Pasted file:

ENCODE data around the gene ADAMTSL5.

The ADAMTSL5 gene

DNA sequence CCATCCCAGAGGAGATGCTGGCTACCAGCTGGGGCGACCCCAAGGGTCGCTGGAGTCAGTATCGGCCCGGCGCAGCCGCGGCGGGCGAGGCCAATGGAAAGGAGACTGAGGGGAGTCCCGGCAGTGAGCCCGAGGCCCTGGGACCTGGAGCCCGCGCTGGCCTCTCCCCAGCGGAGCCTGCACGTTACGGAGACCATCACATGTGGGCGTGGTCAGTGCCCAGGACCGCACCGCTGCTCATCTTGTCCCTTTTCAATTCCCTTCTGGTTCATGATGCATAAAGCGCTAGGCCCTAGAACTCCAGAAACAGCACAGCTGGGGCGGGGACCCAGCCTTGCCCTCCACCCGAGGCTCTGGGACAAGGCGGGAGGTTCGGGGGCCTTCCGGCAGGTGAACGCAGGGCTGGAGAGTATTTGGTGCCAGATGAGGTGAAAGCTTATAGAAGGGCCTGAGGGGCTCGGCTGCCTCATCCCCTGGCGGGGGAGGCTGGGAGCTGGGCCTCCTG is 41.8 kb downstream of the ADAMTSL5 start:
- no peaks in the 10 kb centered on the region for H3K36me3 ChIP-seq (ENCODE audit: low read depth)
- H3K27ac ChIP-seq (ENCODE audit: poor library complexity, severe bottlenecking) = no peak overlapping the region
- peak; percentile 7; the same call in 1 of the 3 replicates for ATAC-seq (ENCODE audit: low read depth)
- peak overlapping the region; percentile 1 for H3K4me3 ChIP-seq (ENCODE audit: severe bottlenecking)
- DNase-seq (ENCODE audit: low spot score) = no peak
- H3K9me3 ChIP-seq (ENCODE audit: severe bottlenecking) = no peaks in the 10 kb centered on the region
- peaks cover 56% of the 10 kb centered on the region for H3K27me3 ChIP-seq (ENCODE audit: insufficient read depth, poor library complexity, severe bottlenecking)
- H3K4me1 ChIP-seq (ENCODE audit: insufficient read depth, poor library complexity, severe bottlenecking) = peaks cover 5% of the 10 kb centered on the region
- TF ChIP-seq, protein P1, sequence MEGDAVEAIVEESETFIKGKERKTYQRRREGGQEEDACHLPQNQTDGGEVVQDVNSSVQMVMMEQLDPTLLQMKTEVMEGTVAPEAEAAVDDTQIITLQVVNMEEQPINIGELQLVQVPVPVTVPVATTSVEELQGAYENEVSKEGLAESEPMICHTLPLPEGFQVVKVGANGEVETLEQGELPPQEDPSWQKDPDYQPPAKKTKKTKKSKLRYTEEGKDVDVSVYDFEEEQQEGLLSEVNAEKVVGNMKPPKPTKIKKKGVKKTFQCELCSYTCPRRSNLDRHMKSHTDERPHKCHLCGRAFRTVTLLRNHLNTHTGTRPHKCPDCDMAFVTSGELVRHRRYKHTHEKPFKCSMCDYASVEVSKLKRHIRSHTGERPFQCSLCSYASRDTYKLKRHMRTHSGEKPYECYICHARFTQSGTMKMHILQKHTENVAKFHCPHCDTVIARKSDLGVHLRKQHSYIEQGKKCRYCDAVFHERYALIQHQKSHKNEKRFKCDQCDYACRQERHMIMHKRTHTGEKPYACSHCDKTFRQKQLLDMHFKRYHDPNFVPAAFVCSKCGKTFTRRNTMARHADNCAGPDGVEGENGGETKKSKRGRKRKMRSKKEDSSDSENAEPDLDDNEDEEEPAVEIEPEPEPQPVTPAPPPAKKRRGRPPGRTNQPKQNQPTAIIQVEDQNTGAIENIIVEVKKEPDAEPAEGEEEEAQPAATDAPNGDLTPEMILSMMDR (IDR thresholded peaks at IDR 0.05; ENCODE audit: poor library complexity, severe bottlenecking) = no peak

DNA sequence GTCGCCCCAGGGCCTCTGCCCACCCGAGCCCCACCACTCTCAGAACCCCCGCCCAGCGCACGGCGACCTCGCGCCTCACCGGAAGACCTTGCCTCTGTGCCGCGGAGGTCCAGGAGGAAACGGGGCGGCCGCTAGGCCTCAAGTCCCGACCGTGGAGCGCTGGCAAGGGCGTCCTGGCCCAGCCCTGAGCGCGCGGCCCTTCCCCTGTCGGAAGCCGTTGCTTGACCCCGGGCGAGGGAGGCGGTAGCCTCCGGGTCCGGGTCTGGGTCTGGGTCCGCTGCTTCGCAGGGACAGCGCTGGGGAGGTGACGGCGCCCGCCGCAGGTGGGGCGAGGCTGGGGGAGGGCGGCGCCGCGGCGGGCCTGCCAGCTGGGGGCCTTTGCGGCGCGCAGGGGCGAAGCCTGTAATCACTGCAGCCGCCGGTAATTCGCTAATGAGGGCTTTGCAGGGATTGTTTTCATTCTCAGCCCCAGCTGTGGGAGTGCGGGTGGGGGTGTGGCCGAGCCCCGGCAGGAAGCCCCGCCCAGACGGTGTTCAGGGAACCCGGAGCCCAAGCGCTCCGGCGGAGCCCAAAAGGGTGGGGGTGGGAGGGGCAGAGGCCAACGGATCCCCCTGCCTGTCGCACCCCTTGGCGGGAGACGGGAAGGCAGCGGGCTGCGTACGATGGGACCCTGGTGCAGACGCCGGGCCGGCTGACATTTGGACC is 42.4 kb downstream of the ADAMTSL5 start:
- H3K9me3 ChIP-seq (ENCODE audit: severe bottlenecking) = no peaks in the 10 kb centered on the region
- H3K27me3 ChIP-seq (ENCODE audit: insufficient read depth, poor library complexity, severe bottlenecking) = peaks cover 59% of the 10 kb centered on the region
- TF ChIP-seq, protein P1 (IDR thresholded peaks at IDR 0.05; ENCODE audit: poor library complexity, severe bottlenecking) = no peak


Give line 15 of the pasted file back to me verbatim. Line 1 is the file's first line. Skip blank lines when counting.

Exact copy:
- H3K27me3 ChIP-seq (ENCODE audit: insufficient read depth, poor library complexity, severe bottlenecking) = peaks cover 59% of the 10 kb centered on the region